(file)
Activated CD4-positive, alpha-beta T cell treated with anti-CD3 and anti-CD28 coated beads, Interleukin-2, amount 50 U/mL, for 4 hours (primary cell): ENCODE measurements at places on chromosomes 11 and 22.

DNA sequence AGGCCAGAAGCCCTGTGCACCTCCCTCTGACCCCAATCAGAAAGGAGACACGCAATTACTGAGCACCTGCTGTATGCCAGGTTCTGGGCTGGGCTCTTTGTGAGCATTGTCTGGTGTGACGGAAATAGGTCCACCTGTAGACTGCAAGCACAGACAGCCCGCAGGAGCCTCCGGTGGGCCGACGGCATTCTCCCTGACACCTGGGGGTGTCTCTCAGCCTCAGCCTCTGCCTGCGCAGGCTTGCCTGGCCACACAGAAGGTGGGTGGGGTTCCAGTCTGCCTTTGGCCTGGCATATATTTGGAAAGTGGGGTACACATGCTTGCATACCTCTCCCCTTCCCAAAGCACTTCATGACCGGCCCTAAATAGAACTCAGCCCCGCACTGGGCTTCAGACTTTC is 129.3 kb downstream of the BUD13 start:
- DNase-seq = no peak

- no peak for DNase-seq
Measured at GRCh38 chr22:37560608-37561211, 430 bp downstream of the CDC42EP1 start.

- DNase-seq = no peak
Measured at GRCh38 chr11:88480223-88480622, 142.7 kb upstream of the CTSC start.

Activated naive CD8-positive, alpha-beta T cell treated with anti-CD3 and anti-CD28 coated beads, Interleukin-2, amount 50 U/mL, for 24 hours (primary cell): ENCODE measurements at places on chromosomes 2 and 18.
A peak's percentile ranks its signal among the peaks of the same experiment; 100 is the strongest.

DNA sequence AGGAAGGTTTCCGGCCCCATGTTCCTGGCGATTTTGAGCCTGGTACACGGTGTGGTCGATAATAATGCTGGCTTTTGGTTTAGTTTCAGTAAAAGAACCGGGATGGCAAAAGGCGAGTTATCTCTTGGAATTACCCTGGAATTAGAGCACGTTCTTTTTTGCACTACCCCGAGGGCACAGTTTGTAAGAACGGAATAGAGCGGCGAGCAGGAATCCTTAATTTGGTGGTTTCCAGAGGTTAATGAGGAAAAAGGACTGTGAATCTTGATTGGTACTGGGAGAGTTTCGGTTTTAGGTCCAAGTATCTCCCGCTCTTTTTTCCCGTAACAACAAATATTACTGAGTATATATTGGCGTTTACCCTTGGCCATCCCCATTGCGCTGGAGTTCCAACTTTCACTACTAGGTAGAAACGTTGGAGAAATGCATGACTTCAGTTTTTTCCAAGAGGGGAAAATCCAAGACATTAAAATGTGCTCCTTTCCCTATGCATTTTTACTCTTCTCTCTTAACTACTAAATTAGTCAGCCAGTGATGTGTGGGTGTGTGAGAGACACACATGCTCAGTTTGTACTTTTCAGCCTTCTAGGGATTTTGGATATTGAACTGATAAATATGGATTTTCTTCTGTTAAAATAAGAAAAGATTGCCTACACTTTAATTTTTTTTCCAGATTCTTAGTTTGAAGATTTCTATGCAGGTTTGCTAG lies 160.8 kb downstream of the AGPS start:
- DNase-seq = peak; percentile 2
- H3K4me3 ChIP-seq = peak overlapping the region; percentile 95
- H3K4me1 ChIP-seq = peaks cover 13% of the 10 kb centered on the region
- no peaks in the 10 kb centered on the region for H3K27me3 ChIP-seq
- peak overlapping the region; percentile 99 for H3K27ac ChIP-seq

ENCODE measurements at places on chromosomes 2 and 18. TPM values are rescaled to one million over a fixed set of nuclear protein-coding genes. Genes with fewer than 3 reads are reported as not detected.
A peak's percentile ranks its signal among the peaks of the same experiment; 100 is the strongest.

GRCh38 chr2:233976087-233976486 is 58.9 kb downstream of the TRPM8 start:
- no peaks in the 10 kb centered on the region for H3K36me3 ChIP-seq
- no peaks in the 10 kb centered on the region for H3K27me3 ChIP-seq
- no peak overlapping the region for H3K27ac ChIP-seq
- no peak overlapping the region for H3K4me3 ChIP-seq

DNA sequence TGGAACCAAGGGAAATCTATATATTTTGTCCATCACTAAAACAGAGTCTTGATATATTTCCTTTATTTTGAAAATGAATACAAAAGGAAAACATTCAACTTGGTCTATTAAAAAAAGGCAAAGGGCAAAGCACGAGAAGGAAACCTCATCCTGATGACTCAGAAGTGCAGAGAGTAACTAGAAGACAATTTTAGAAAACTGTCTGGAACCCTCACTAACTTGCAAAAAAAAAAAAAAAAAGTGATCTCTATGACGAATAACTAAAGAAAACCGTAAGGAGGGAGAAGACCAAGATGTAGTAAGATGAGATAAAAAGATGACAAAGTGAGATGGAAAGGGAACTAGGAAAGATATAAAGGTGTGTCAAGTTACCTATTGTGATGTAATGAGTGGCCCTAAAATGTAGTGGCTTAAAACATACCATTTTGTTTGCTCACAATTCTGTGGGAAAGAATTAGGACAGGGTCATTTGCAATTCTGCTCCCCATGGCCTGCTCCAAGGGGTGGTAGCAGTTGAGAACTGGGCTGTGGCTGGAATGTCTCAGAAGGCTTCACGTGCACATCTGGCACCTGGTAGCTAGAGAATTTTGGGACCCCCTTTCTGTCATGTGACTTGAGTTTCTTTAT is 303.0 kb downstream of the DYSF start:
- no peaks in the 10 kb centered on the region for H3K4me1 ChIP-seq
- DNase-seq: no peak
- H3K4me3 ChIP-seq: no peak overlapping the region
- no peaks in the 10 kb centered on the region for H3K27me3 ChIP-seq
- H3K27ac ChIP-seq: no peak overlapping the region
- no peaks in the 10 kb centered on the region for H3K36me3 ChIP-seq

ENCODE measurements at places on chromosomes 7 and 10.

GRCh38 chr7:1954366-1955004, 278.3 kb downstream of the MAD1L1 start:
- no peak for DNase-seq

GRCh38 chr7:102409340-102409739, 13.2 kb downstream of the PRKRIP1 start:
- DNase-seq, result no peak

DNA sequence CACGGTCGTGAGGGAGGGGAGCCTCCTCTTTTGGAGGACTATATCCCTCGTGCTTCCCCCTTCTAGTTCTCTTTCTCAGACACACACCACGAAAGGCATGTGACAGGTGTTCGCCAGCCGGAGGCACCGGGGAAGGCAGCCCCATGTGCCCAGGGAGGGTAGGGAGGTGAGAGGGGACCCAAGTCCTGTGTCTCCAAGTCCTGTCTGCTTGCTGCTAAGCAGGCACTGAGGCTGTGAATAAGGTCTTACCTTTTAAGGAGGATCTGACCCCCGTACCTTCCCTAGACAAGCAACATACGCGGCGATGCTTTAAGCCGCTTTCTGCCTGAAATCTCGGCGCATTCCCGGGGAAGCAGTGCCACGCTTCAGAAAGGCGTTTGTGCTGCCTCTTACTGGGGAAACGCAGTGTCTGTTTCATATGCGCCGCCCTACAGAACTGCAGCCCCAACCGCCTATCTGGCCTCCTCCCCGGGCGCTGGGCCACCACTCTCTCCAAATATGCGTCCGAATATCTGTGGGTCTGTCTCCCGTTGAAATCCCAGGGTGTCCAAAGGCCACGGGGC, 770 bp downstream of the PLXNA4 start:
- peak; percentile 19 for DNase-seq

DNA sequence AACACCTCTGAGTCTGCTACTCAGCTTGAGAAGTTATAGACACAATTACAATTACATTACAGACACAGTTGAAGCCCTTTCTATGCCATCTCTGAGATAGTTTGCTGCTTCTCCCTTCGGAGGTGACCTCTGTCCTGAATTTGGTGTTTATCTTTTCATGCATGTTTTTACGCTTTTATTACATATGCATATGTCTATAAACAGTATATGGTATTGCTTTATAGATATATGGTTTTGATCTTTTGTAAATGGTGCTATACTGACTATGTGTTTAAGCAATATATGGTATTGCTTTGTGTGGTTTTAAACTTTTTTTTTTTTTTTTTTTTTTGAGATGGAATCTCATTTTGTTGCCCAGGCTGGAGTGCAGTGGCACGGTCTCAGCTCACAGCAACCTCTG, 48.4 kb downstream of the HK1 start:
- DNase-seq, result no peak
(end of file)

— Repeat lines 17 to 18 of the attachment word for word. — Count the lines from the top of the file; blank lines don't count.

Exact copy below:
A peak's percentile ranks its signal among the peaks of the same experiment; 100 is the strongest.

GRCh38 chr2:233976087-233976486 is 58.9 kb downstream of the TRPM8 start: